Matt Robinson profile picture Matt Robinson 4 months ago 5
Features

BMW M850i Convertible Review: Fast, Fun, And Conspicuously Heavy

The convertible version of the range-topping 8-series is eventful to drive, but you really feel its extra weight, and it's not premium enough inside

Remind me later
BMW - BMW M850i Convertible Review: Fast, Fun, And Conspicuously Heavy - Features

The recently-revealed M8 might be the fast 8-series everyone is focusing on now, but if you’re feeling impatient, the M850i is already here, and it’s hardly slow.

In fact, when we reviewed the M850i coupe earlier this year, we questioned the need for a full M Division 8-series. The M Performance version of the 8er develops 523bhp from a 4.4-litre V8 and will still happily compact your inner squishy bits while launching you to 62mph in just 3.7 seconds. And if you want, you can do all that with the roof off.

Well, almost. The M850i convertible is about 125kg heavier than the coupe, which means 0-62mph drops by a couple of tenths. But 3.9 seconds to the benchmark 100kmh mark - that’s hardly slow, is it? If anything, with the folding soft-top stowed - something that takes 15 seconds and can be done anything up to 31mph - it feels quicker.

That’s not to say it’s particularly windy in there - so long as the wind deflector is fixed in place behind the front seats, you’re nicely shielded from the outside world. And crucially, there isn’t a pesky piece of metal between your ears and the tailpipes.

BMW - BMW M850i Convertible Review: Fast, Fun, And Conspicuously Heavy - Features

The twin-turbo eight-cylinder is enjoyable enough in the coupe, but in the drop-top, it takes on a whole new level of theatre. The muted muscle car-like woofle from the tailpipes means you end up finding excuses to slow down, just so you can put your foot down again.

It’s not the revviest V8, but it is a responsive one - there’s very little lag here. The eight-speed automatic gearbox is good, too - it may not be quite as snappy as a dual-clutch unit, but it isn’t that far off.

You can have the 8-series convertible as an 840d diesel, but the V8 is the one you want, surely?
You can have the 8-series convertible as an 840d diesel, but the V8 is the one you want, surely?

There’s little to fault the way the M850i convertible goes in a straight line. But when you arrive at a corner? That’s a different story.

The coupe is already a heavy car, but it just about gets away with it. The drop-top’s extra 125kg is the tipping point - suddenly, the M850i is unwieldy in tighter bends, and keener to slip into understeer, even with the rear-biased all-wheel drive system trying to shake the V8 8er’s ass.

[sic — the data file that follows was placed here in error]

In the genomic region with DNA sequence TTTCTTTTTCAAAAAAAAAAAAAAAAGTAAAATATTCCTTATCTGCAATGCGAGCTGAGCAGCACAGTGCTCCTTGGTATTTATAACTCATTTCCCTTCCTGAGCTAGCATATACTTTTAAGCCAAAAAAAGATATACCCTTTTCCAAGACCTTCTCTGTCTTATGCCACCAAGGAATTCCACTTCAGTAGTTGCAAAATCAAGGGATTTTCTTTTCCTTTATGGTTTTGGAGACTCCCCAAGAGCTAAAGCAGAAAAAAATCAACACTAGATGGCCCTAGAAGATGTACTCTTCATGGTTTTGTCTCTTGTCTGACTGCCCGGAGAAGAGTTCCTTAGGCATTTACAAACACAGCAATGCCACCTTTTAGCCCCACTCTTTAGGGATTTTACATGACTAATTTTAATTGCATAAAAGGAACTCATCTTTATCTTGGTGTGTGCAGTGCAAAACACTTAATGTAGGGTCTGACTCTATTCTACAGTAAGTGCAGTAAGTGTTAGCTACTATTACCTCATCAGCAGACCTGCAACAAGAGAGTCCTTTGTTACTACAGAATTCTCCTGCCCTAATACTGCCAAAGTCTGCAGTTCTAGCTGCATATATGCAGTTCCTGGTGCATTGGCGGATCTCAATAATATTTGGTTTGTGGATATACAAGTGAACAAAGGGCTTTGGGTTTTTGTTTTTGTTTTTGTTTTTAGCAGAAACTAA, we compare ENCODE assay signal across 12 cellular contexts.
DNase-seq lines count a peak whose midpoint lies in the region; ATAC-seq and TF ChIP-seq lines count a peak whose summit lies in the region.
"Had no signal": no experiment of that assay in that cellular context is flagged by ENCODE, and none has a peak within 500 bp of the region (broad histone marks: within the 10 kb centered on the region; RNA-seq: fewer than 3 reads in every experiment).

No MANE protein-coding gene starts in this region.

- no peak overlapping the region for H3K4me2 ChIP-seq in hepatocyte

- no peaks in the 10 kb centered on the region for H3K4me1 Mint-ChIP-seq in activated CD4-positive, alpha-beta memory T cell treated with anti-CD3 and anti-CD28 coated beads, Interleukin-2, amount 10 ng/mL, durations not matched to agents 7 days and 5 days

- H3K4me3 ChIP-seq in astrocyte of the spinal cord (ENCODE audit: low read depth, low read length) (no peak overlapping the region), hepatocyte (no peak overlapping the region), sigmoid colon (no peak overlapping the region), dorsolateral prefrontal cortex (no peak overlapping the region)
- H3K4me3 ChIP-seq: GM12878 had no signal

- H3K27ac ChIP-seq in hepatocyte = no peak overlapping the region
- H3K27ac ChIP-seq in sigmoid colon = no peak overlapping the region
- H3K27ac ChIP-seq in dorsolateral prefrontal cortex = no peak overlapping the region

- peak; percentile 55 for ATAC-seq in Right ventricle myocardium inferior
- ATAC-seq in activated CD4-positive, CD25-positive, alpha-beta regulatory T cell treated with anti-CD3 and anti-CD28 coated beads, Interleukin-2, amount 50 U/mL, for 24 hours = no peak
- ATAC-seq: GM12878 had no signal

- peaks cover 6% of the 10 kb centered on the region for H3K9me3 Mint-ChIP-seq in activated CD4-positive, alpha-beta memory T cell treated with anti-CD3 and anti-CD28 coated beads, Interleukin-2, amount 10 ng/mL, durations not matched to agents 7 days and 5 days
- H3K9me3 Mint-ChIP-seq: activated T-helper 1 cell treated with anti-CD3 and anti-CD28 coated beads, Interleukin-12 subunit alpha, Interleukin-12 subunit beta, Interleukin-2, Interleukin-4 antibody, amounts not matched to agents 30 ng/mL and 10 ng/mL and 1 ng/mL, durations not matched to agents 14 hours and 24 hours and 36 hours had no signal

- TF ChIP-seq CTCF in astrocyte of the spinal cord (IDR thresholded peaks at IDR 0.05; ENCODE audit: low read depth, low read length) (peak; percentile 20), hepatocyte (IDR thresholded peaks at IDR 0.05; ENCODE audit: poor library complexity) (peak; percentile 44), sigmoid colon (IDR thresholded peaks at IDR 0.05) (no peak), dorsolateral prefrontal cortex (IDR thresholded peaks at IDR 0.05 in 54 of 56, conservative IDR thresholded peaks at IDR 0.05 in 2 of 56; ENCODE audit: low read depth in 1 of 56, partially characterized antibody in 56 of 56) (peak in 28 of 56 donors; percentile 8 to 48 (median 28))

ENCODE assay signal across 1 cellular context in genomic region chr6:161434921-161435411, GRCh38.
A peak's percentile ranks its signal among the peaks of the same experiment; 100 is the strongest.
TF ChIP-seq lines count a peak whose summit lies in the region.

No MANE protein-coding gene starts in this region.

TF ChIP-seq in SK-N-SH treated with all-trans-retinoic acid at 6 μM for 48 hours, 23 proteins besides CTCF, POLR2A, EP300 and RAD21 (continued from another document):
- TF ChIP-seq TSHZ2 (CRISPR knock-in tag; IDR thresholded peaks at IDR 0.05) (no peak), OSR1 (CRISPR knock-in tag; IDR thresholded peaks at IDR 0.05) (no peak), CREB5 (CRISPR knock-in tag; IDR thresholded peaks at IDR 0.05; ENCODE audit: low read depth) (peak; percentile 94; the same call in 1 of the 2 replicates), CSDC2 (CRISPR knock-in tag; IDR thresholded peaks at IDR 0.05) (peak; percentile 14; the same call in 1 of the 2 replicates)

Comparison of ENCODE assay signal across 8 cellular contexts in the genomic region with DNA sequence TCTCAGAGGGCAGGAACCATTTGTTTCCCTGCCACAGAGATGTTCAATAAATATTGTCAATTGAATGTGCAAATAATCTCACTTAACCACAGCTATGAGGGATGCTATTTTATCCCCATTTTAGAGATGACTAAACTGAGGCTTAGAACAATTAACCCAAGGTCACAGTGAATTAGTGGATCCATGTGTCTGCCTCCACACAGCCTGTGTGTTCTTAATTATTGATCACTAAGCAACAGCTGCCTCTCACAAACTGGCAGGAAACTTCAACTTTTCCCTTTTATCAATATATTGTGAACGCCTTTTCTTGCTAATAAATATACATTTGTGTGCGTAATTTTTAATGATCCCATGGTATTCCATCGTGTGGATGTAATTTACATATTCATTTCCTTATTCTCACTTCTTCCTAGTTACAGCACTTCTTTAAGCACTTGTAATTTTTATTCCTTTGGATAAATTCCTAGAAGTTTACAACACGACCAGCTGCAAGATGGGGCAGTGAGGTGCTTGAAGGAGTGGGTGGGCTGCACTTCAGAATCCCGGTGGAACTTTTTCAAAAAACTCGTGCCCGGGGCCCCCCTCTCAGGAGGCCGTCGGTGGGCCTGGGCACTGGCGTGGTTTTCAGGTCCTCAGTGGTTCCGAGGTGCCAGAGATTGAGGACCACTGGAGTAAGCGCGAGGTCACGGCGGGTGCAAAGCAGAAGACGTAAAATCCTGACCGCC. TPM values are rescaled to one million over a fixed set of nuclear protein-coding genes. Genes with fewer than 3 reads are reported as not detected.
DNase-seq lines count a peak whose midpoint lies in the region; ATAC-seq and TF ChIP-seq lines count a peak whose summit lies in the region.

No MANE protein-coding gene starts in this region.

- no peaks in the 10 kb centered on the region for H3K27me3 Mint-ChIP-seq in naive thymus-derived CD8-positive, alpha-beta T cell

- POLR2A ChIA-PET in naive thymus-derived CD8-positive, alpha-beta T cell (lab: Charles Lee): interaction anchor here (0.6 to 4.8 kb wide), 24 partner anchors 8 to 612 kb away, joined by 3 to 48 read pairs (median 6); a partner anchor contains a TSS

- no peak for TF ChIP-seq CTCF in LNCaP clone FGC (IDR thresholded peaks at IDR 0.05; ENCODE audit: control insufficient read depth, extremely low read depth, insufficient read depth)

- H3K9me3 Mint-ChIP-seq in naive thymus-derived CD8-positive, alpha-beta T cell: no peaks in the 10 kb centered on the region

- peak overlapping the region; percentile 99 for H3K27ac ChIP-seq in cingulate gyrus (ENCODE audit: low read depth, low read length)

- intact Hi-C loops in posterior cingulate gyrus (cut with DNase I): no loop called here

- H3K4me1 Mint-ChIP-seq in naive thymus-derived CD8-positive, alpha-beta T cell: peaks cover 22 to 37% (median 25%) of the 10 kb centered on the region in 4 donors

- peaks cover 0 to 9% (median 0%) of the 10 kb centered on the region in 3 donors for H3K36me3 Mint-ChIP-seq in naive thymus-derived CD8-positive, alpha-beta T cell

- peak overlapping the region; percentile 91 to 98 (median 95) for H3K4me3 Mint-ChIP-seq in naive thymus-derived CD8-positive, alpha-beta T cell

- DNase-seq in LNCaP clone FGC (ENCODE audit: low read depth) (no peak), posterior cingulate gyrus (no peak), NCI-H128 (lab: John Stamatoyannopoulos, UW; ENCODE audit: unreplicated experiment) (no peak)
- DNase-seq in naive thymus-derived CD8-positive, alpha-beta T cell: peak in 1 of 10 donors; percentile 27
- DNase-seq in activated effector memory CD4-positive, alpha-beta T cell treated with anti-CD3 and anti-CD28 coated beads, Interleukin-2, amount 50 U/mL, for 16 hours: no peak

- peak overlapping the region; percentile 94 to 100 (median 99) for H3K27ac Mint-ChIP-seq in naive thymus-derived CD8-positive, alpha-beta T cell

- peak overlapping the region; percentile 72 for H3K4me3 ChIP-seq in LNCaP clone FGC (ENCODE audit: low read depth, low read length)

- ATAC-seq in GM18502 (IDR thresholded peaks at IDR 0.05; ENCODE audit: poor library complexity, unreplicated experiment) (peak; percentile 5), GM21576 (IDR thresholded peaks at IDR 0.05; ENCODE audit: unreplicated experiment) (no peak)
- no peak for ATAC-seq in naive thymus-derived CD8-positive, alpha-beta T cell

BMW - BMW M850i Convertible Review: Fast, Fun, And Conspicuously Heavy - Features

Roll is kept nicely in check, at least, but all that under-body stiffening results in a car that’s just not as wafty as the coupe. The steering’s much the same, but that’s not necessarily a good thing.

It’s fast enough and OK in terms of weight (whatever you do, don’t go for horribly heavy sport plus steering mode), but you don’t really get any feedback from it. The M850i’s steering is just fine rather than being a standout feature. And why do so many modern BMWs have such fat steering wheels?

BMW - BMW M850i Convertible Review: Fast, Fun, And Conspicuously Heavy - Features

All of those complaints about bulk can, it must be said, be levelled at the 8-series cab’s peers. Luxury convertibles are inevtiably heavy and aren’t able to hide the bulk. They’re a compromise, and a compromise that you’re generally happy to make because alfresco motoring is rather lovely.

But what a lot of the 8er convertible’s rivals do much better is interior ambience. For a car costing over £107,045, it’s not plush enough in there. The cabin is nicely put together and the tech - gimicky gesture control stuff aside - is all very good, but it’s quite an ordinary space. A Mercedes-AMG S63 cabriolet is so much more successful in this regard, and while a Bentley Continental GTC is pricier, it more than justifies the premium.

This leaves the M850i convertible in a bit of a luxury car no-mans land. The weight blunting the dynamic performance would be more acceptable if it did more elsewhere to justify its price tag, but it just doesn’t. Perhaps it is worth hanging on for the M8 after all…